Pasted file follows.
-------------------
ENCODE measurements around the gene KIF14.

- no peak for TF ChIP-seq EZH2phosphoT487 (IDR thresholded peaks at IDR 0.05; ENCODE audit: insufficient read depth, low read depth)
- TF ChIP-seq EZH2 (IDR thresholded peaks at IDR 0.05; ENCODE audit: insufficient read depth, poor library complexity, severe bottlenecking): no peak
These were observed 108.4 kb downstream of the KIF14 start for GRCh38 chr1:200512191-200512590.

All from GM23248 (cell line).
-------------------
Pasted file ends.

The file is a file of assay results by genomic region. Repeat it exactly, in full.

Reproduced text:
ENCODE measurements around the gene KIF14.

- no peak for TF ChIP-seq EZH2phosphoT487 (IDR thresholded peaks at IDR 0.05; ENCODE audit: insufficient read depth, low read depth)
- TF ChIP-seq EZH2 (IDR thresholded peaks at IDR 0.05; ENCODE audit: insufficient read depth, poor library complexity, severe bottlenecking): no peak
These were observed 108.4 kb downstream of the KIF14 start for GRCh38 chr1:200512191-200512590.

All from GM23248 (cell line).